BALTIMORE - John Grabowski can pinpoint exactly when people started to feel like they had job security again.
Around the time the economy tanked in 2008, Grabowski, dean of enrollment at Anne Arundel Community College, began to see an increase in students taking classes at the Arnold school.
“People were worried about their jobs, so they were looking for new skills,” Grabowski said.
A few years later, it’s a different story, and not just at AACC.
For about five years straight, enrollment at Maryland’s 16 community colleges climbed. Then came 2012, and colleges that were used to seeing a steady increase in students saw their numbers begin to drop. By the following year, there was even more of a decrease.
“In a weak economy, people head to the community college for job training. When the economy improves and jobs are more available, or less at risk, job training needs decrease,” said Melissa F. Gregory, chief enrollment services and financial aid officer at Montgomery College in Montgomery County.
At AACC, the Board of Trustees last summer called a special meeting to discuss a potential $6 million deficit in the budget if enrollment didn’t increase. By fall, enrollment was down 6.7 percent from the previous year, not as bad as officials feared.
“Forty percent of our budget comes from tuition and fees,” Grabowski said. “When 40 percent of your budget is affected, yes, that has an impact.”
The pattern began in earnest in 2012, when five community colleges – AACC, Baltimore City Community College, Community College of Baltimore County, Chesapeake College and Prince George’s Community College – saw a dip in enrollment numbers. Eight more saw a drop in enrollment the following year, according to statistics provided by the Maryland Higher Education Commission.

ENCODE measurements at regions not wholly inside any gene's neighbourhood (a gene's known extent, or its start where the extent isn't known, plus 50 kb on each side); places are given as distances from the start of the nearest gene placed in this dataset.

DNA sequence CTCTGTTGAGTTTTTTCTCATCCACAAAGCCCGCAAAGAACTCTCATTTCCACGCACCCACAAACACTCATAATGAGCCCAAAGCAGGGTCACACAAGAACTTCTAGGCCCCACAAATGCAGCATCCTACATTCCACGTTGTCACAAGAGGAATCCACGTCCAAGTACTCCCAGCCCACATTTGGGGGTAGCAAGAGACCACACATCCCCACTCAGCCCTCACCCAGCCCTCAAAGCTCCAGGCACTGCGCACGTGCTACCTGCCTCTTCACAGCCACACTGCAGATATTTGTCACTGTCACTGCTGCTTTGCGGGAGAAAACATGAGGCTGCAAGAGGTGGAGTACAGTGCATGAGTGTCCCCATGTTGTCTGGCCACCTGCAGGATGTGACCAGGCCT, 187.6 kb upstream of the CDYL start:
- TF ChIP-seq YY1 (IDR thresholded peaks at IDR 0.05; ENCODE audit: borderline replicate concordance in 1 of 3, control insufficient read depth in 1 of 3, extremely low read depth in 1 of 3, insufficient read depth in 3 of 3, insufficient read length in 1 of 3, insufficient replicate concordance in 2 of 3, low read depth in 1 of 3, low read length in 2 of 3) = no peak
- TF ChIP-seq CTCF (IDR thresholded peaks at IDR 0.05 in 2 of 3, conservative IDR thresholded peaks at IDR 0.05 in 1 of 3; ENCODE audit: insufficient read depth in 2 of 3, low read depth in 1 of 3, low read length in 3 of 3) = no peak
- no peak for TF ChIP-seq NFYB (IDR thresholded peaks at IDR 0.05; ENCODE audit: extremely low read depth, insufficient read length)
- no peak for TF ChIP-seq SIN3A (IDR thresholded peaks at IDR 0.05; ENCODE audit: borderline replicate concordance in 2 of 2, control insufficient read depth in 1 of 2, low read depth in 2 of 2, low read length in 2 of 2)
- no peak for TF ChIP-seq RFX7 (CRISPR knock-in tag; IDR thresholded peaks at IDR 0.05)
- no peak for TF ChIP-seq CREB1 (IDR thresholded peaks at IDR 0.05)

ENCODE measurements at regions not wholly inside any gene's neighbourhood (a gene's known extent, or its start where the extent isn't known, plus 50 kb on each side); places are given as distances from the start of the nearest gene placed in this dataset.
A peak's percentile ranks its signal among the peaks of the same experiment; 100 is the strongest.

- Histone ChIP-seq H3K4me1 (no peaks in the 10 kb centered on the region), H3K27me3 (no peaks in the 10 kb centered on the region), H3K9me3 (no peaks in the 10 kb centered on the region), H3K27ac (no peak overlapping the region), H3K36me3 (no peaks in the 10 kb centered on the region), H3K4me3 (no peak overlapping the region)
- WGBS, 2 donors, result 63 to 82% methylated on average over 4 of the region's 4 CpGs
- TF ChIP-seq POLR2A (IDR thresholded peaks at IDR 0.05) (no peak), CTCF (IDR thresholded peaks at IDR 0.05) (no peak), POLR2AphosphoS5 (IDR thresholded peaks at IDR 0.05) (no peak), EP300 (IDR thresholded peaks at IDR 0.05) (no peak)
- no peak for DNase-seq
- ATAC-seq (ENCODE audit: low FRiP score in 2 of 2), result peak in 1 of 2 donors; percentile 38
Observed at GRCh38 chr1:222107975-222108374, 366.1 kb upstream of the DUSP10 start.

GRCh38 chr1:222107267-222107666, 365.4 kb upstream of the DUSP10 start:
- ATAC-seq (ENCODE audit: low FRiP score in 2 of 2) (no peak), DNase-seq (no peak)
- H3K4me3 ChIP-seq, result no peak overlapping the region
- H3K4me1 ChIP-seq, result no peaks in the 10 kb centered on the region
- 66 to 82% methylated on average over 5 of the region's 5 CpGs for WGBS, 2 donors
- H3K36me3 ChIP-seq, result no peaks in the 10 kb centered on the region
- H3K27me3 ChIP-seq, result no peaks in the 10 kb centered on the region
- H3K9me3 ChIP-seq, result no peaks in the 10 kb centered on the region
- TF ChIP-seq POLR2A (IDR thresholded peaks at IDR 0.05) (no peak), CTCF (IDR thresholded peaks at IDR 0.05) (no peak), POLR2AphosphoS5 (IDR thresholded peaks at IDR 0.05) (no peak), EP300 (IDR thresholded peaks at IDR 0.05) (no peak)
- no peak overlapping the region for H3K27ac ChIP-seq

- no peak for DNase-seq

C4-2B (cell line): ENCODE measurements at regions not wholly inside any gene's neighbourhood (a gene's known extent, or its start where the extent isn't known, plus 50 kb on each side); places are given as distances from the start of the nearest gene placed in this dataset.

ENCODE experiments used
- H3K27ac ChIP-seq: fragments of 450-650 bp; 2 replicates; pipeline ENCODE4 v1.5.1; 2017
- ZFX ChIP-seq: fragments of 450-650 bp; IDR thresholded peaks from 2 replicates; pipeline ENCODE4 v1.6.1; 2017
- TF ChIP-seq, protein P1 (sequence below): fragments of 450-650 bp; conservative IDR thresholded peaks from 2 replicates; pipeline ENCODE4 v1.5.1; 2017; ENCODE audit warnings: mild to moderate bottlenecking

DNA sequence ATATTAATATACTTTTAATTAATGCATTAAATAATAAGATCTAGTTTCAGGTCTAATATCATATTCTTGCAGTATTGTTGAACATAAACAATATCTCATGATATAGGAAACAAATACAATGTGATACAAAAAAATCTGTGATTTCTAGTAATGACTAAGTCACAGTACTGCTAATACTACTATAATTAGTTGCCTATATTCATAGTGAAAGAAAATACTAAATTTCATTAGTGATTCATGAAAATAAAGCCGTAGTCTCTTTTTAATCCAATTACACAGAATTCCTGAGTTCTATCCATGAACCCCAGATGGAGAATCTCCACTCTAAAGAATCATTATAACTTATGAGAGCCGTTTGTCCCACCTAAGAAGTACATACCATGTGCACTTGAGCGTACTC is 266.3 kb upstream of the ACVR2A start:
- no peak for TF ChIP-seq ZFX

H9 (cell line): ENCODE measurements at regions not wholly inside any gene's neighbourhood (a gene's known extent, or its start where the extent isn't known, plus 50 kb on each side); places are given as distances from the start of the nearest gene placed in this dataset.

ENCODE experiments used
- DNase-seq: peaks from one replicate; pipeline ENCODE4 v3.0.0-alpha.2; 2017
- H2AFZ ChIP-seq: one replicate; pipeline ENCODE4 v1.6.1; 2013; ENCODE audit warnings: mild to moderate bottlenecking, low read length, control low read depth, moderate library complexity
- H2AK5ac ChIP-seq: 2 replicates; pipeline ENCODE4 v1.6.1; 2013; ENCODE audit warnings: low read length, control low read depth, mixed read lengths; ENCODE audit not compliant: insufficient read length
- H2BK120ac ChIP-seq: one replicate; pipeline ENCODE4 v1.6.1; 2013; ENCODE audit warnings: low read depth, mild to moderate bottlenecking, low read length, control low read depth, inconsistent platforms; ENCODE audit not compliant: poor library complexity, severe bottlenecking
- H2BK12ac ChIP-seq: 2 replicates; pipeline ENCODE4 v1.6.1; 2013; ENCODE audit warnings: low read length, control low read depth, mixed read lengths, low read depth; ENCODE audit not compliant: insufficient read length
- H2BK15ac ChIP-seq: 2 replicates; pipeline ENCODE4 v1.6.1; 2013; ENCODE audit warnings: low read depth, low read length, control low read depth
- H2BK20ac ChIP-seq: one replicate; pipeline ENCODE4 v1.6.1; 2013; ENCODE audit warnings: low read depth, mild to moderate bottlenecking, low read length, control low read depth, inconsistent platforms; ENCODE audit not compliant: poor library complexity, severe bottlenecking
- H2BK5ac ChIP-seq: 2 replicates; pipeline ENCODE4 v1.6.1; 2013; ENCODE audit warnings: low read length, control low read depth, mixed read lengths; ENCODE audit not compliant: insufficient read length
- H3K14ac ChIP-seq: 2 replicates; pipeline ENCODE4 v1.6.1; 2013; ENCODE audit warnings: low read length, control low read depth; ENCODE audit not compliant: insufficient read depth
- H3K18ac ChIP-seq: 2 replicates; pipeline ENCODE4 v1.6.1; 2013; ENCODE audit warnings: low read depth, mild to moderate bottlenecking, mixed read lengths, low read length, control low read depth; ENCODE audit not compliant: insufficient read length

The one college to buck the trend was Howard Community College, which has seen a small but steady increase in students since 2007.
Alison Buckley, Howard’s associate vice president for enrollment services, said that could be attributed in part to a new building and several new programs in the college’s allied health services department.
“That always helps,” said Buckley, adding Howard County, with its proximity to the nation’s capital and thousands of federal jobs, may have been more buffered from the recession in the first place.
Kent Philippe, associate vice president of recruitment and student success for the American Association of Community Colleges, said two-year colleges need to look at the needs of the surrounding community to be successful.
They also need to focus on helping their current students be successful so they stay in school, Phillippe said.
But while numbers may have dipped over the last few years, he pointed out enrollment is still trending upward overall.
Since 2007, 12 of Maryland’s 16 community colleges saw their numbers grow, according to the MHEC.
“I think that’s important to keep in mind,” Phillippe said.
In 2011, a report by the Campus Computing Project found enrollment at community colleges was still growing, though not as quickly as in 2009 and 2010.